For nearly 2,000 miles, it runs alongside California, Arizona, New Mexico, and Texas. It begins in the east in Brownsville, Texas, and marches west along the Rio Grande, halting at the Pacific, in the town of Tijuana, notorious for its drug violence and reputation as a party spot for frat boys.Whatever the cause, the mythic U.S.-Mexico border draws millions of people to it each year. It’s the most frequently crossed international border in the world, and is one of the most intriguing unseen lines in history.Just ask Rachel St. John. In her new book, “Line in the Sand: A History of the Western U.S.-Mexico Border,” the Harvard associate professor of history traces the border’s origins to its modern-day consequences.The eastern U.S.-Mexico border was easy to establish: the Rio Grande forms a natural divide. But after the Treaty of Guadalupe Hidalgo ended the Mexican-American War in 1848, diplomats gathered with maps to configure the western border. According to St. John’s research, they drew arbitrary lines, following no existing geographical feature, but connecting a few known spots like El Paso, the Gila and Colorado rivers, and San Diego Bay.Armed with maps and equipment, a U.S.-Mexico boundary commission next set out into the barren and inhospitable desert with the task of formally surveying and demarcating that part of the border.“There’s this idea that you can draw a boundary line on paper,” mused St. John, “but that’s much harder to put into effect when you get on the ground.”Some of the men’s maps proved incorrect, which spurred on-the-spot compromises — just another added stress in addition to contending with everything from heat and rough terrain to getting lost, Apache attacks, and sometimes death.“The one part of the boundary line that corresponded to a natural geographic feature, the Gila River, was made obsolete by the renegotiation of the border in the Gadsden Treaty of 1953,” wrote St. John. “From that point on, with the exception of a small stretch of the boundary line that runs along the Colorado River, the western border was made up of a series of imaginary lines.” Finalized in 1854, “the boundary line as it exists today was in place,” she said.But what St. John finds remarkable is the shift in the border’s meaning over time.“When the border was first drawn, the government thought, ‘No one’s ever going to come out here. This is the middle of the desert — who cares what happens,’” she said. “But there’s a massive change in economics that begins in the U.S. and spreads into Mexico in the late 19th-century. And as you have the development of this capitalist economy, the border takes on different meanings.”Cattle ranching and mining became big industries, and a railroad was built on the U.S. side. The exchange of goods prompted the U.S. government to send customs agents to the border, and, said St. John, “It’s really the change in the economy that causes the government to care about maintaining the border.”According to St. John, most people assume today that the border is there to regulate the movement of people, “but the sense from both the U.S. and Mexican governments that they needed to regulate the movement of people is a 20th-century phenomenon.”The first people who the U.S. government wanted to control weren’t Mexicans, but Chinese immigrants, St. John discovered. “I find it really interesting that during the first decade of the 20th century, you have Chinese immigrants disguising themselves as Mexicans so they can cross the border.”St. John grew up in Southern California, and as a teenager sometimes trekked to Tijuana herself. “I remember one day thinking, ‘It’s really interesting how the border is one way on this side, and on the other side it’s totally different,’” she recalled.The border now is political, policed, and unpredictable. “All the attention on the border, in some ways, is not a very effective way of dealing with larger problems of managing immigration and other smuggling. Many people in the U.S. without proper documentation entered legally and overstayed their visas. This emphasis on building a wall doesn’t necessarily match up with the issues people are trying to address,” said St. John.“But one thing studying the border has taught me is that it hasn’t always meant the same thing, and so it’s very possible that in the future it won’t mean the same thing,” she noted. “At no time that I’ve seen does anyone want a totally closed or open border. It’s all about creating a border that’s a force field — it lets in the things you want and lets out the things you don’t.”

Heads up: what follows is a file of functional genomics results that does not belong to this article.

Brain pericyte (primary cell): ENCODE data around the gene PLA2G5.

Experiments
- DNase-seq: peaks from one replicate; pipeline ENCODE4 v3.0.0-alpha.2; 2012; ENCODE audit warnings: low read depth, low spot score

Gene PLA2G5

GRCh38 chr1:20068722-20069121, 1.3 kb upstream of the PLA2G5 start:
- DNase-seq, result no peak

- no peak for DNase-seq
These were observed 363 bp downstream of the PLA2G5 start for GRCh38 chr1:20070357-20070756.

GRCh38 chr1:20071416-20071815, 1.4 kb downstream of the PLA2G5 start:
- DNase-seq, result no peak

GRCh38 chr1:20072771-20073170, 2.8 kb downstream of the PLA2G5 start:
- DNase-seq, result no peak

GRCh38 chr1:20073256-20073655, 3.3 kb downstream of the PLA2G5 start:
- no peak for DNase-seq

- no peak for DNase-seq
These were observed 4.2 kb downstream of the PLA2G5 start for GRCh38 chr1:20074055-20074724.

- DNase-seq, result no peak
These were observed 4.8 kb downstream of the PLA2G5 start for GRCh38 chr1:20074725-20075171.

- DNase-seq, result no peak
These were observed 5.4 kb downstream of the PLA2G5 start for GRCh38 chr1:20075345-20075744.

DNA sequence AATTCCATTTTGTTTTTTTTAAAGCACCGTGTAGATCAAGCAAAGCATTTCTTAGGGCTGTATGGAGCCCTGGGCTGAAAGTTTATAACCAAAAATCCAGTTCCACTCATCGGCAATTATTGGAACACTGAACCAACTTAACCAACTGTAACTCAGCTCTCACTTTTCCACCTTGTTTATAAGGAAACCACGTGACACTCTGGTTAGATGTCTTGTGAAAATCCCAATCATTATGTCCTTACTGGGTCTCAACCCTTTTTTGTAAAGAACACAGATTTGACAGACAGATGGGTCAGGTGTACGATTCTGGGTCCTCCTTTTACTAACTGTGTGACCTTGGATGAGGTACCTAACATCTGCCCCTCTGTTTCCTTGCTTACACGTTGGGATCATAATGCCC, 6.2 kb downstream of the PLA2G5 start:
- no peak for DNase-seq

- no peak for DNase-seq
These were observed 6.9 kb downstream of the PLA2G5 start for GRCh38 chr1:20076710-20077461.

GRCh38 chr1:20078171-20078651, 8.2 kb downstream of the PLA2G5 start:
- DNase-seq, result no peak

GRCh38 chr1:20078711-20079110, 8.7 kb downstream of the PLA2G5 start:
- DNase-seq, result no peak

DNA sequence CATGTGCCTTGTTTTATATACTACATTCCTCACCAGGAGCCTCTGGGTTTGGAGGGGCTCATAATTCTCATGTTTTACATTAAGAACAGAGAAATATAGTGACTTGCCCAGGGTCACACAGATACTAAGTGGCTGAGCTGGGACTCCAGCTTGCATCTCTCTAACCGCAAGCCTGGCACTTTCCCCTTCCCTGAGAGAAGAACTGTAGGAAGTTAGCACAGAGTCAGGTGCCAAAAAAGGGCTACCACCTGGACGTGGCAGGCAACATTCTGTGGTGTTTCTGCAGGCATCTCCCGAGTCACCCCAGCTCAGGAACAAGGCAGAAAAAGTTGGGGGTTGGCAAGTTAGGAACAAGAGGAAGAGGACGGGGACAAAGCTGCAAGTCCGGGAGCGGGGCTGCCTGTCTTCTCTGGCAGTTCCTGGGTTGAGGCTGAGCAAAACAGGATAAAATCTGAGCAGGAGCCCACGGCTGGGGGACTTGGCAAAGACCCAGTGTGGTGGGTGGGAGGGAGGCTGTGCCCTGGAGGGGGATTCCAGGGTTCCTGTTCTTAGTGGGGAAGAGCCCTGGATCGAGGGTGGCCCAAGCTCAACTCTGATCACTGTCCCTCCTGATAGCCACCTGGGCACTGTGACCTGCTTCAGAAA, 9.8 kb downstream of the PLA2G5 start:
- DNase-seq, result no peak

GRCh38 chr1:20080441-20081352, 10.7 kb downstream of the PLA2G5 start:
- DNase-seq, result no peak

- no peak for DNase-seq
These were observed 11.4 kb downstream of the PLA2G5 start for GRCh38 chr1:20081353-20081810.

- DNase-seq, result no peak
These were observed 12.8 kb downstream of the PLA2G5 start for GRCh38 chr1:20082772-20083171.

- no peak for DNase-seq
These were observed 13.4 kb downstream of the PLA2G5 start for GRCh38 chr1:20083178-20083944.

Saints coach Sean Payton believes NFL teams that target young, offensive-minded coaches are making a mistake by ruling out other qualified candidates without giving them a chance to prove themselves.During an interview with NFL Network, Payton explained this year’s hiring process left out worthy candidates simply because teams were searching for the “next Sean McVay.” Based on the eight teams that hired new head coaches this season, there’s a notable trend as six of those coaches led the offense. I asked @Saints Coach Sean Payton about the trend of teams hiring young, offensive-minded head coaches. He delivered a strong, honest response, capped by him saying some teams are making mistakes and the Saints can’t wait to play them. This is damn good. 🔥🔥🔥@nflnetwork pic.twitter.com/AOiAsLCXeO— Steve Wyche (@wyche89) March 28, 2019Payton pointed to Patriots coach Bill Belichick and Tony Dungy as examples that came from the defensive side before seeing success as head coach. NFL Network notes only two of those six hires (Buccaneers’ Bruce Arians and Jets’ Adam Gase) have had previous head coaching experience. Denver’s Vic Fangio and Miami’s Brian Flores were the only two hired during the latest coaching cycle from the defensive side, with Flores being the only non-white male.”I think we’ve got a diversity problem, like this season, what took place, that’s hitting us square in the face. I think that not a lot was written or discussed about it,” Payton explained. “There are a handful of coaches that I know that if I was a GM who I would be interested in hiring.” Related News Greg Schiano abruptly steps down as Patriots defensive coordinator “The thing that can be disappointing though is when you talk to someone and they give you the profile (of their desired new coach) and then I’ll say ‘well you’re not interested in a young Bill Belichick or a young Tony Dungy?'” Payton said.”They get so pigeonholed into — cause this is cyclical, right, this goes — and ultimately you would say if we did a little history, successful head coaches probably come from the east and the west and north and south. They probably come of both color and they probably come on defense and on offense. And they’re good leaders. They’re great leaders. And, so, if you say ‘well I just want the one that coaches quarterbacks and they’re on offense,’ well, then, you’re going to end up with a smaller pool and you’ll probably have less of a chance to be right, because already of eight hired there’s going to be three that survive three years.”Payton, 55, added he’s excited to play those teams that hired a new head coach because he “see(s) a lot of mistakes made in that process.”